Linked Research Article
This Perspective discusses the following new study published in PLoS Medicine:
Kilpeläinen TO, Qi L, Brage S, Sharp SJ, Sonestedt E, et al. (2011) Physical Activity Attenuates the Influence of FTO Variants on Obesity Risk: A Meta-Analysis of 218,166 Adults and 19,268 Children. PLoS Med 8(11): e1001116. doi:10.1371/journal.pmed.1001116
Ruth Loos and colleagues report findings from a meta-analysis of multiple studies examining the extent to which physical activity attenuates effects of a specific gene variant, FTO, on obesity in adults and children. They report a fairly substantial attenuation by physical activity on the effects of this genetic variant on the risk of obesity in adults.
An impressively large meta-analysis in this issue of PLoS Medicine shows that physical activity modifies the effect of a common genetic trait on body mass. It was already known that certain variants of the “fat mass and obesity associated” (FTO) gene predispose to weight gain, but this article shows that this effect is weaker among physically active persons .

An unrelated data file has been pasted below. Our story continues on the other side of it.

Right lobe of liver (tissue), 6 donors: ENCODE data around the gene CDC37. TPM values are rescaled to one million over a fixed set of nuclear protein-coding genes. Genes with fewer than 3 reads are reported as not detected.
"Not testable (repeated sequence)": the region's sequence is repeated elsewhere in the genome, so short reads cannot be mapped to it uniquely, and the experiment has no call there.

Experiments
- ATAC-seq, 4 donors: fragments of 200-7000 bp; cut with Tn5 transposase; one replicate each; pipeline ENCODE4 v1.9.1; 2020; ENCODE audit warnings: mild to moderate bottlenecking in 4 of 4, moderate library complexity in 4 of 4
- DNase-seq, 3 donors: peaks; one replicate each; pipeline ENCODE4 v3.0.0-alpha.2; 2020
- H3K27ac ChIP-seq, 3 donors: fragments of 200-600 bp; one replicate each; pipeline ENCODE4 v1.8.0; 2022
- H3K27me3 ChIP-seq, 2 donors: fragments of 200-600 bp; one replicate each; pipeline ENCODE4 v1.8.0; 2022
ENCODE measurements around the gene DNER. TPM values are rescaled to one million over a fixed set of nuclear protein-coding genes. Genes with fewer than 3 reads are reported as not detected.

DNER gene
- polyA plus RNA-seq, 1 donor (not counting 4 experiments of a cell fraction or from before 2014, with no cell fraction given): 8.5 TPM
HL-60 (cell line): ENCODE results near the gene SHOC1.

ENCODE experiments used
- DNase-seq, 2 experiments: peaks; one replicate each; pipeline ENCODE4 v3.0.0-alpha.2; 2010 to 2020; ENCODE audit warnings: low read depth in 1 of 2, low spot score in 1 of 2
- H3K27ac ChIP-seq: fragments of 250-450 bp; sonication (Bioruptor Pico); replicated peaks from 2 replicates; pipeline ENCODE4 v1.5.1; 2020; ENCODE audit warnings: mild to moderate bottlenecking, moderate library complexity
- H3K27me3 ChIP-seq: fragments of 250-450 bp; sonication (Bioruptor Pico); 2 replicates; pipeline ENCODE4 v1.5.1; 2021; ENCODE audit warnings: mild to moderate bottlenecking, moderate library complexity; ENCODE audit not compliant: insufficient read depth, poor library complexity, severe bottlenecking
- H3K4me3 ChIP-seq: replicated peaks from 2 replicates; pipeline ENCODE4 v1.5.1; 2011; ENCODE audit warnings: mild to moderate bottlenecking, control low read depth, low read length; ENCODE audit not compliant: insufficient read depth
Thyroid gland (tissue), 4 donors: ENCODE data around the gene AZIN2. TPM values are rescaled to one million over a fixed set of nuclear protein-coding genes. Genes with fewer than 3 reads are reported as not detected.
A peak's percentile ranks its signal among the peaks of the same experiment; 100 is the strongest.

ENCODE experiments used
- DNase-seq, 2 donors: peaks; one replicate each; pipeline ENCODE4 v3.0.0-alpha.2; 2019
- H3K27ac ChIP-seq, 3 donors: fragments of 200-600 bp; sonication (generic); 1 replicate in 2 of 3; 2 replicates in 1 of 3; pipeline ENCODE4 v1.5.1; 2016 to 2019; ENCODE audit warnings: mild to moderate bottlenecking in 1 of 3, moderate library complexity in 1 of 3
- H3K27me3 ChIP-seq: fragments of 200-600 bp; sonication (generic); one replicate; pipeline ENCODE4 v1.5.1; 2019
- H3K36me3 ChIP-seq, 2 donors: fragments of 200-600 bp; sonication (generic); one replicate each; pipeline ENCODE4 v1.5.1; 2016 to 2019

The authors argue that this is important because many people have a determinist view of genes and may think that when something is written in your genetic code, nothing can be done to alter the course of fate. The study shows that view to be overly simplistic: genes may predispose to weight gain, but this weight can be lost by extra physical activity. And in time, studies into the causes of this gene–behaviour interaction may lead to new treatments for obesity.